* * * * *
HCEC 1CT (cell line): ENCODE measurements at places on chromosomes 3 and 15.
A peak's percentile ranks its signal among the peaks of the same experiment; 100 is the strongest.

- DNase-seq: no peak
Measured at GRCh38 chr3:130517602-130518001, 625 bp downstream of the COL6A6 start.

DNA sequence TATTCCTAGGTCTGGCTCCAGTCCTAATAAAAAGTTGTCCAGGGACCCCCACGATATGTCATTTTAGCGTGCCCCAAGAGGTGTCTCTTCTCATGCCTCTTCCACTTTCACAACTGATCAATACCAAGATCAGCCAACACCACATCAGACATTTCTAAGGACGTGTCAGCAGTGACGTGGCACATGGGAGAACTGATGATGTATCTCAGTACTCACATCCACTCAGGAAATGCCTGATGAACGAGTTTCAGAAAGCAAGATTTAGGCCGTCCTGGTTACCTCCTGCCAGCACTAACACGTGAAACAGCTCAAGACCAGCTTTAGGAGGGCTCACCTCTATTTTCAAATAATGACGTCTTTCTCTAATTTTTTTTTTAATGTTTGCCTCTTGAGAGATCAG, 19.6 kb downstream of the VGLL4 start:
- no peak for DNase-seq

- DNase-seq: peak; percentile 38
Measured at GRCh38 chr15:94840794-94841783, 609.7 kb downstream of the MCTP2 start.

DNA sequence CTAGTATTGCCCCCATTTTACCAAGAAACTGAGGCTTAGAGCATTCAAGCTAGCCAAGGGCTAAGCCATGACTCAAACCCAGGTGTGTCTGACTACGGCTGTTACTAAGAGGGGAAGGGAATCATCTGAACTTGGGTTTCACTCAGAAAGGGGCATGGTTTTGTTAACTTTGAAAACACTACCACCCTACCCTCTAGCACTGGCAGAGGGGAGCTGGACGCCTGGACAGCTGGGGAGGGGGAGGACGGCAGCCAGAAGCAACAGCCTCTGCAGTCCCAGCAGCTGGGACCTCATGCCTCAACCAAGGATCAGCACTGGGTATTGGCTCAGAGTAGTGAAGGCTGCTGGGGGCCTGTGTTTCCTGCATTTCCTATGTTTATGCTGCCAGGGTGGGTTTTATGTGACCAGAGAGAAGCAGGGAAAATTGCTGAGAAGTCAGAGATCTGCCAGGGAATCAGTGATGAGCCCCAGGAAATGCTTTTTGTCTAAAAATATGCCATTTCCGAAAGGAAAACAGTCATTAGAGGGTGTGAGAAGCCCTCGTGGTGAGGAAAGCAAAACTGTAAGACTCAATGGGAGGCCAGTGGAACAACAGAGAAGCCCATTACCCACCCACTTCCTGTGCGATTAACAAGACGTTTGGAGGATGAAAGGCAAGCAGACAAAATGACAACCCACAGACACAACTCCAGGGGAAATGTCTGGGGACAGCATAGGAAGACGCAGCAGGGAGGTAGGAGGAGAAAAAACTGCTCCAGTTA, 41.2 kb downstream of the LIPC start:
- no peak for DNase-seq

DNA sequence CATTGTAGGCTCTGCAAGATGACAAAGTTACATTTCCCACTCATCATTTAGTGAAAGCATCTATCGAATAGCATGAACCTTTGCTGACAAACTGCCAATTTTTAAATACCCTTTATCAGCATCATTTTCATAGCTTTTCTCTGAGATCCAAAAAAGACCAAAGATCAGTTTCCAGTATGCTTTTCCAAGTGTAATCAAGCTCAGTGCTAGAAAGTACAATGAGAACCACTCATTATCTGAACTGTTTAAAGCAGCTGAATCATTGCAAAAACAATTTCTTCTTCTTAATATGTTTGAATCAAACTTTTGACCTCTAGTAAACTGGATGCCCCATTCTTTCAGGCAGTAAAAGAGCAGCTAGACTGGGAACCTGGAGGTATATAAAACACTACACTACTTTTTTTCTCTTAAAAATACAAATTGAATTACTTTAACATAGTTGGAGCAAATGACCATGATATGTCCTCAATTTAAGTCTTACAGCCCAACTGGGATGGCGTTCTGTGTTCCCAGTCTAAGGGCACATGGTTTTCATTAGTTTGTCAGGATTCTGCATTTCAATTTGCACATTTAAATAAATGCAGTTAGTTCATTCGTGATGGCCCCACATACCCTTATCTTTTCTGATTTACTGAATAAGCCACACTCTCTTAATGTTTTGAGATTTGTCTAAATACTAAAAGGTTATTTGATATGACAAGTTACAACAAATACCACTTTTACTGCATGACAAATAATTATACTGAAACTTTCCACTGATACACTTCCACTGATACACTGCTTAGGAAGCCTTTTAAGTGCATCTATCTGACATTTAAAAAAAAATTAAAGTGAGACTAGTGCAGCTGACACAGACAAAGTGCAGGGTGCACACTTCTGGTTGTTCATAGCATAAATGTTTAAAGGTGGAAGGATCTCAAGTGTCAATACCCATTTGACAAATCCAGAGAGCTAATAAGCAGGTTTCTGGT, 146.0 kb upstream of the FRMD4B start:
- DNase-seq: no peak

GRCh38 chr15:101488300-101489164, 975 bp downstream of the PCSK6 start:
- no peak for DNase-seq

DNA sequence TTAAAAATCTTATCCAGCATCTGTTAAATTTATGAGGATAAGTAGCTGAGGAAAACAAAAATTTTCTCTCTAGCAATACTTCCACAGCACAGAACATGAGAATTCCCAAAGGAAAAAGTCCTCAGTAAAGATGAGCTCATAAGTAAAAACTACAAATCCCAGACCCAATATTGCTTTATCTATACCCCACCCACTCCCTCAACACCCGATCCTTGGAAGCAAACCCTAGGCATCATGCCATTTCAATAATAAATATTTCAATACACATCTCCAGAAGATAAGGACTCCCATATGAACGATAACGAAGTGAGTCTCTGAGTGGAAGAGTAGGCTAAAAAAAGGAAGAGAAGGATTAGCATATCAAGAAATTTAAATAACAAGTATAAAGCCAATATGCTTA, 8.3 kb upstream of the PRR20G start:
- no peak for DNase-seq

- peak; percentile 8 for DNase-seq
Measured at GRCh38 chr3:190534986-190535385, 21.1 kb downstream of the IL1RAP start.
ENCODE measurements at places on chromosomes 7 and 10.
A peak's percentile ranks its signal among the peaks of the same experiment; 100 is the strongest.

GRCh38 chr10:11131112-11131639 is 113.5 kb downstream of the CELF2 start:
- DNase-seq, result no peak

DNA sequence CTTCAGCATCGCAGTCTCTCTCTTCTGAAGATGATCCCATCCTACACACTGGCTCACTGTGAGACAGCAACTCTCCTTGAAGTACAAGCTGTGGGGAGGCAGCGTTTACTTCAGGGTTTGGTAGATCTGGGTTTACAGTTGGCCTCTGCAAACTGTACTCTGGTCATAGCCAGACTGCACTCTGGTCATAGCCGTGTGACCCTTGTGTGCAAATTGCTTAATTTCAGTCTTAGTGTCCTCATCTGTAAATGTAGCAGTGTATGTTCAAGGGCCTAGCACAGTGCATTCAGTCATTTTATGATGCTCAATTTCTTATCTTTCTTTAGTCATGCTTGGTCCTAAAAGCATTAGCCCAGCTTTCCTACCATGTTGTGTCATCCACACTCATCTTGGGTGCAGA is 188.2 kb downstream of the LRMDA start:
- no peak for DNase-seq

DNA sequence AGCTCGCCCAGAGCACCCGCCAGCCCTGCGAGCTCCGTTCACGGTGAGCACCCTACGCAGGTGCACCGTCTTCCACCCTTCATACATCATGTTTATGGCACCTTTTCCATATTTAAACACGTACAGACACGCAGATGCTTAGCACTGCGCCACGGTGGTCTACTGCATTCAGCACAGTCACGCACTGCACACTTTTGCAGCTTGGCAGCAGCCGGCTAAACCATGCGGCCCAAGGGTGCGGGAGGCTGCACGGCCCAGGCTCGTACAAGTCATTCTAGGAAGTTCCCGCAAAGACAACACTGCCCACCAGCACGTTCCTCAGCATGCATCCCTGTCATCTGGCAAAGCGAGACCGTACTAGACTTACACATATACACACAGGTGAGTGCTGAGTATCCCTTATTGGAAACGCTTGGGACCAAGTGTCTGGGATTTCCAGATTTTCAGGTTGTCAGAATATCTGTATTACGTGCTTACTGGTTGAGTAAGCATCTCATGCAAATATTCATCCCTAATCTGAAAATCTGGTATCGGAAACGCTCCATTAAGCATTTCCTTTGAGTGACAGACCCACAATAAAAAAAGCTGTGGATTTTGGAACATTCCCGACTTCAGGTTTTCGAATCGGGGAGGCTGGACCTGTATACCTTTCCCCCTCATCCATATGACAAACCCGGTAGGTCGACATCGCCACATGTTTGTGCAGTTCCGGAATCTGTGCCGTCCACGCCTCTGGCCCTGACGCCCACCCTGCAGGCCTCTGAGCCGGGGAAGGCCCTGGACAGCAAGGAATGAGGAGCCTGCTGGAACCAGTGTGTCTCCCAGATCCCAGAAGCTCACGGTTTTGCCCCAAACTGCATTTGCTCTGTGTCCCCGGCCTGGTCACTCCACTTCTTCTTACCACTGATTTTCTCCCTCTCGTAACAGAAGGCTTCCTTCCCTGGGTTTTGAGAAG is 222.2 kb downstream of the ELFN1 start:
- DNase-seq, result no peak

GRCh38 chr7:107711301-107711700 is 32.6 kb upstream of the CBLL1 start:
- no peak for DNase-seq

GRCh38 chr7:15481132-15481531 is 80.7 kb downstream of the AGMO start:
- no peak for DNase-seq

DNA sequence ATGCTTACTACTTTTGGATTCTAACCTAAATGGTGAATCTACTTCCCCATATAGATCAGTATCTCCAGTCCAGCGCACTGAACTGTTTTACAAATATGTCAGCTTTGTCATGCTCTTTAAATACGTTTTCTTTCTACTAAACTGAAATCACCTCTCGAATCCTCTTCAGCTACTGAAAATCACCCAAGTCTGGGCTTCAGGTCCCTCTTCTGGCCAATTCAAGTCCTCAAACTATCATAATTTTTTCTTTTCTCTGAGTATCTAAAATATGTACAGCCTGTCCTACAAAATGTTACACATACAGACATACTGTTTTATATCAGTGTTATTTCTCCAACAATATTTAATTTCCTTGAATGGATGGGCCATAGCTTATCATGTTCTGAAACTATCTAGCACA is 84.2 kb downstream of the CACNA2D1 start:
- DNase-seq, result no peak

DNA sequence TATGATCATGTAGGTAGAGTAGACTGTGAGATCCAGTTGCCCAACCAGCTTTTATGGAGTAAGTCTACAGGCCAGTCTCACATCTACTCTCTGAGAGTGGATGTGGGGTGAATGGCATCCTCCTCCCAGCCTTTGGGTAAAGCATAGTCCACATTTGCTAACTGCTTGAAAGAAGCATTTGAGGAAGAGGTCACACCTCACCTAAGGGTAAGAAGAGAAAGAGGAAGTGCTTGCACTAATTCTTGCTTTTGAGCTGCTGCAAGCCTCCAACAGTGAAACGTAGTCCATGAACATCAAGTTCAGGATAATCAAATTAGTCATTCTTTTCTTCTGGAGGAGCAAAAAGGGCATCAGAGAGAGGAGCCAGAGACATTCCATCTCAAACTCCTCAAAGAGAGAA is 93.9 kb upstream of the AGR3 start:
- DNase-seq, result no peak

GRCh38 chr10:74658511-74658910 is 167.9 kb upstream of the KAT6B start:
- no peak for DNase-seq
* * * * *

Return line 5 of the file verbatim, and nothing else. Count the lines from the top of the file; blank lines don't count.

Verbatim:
DNA sequence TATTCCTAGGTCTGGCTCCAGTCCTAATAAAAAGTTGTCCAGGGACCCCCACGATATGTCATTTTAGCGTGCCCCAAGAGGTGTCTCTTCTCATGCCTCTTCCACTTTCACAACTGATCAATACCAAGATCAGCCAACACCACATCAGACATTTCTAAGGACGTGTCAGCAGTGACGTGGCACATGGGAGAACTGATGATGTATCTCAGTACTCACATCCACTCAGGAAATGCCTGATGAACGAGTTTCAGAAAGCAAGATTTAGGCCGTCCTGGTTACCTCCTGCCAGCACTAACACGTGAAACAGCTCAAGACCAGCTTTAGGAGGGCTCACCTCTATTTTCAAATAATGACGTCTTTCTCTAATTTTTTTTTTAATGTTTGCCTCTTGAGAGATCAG, 19.6 kb downstream of the VGLL4 start: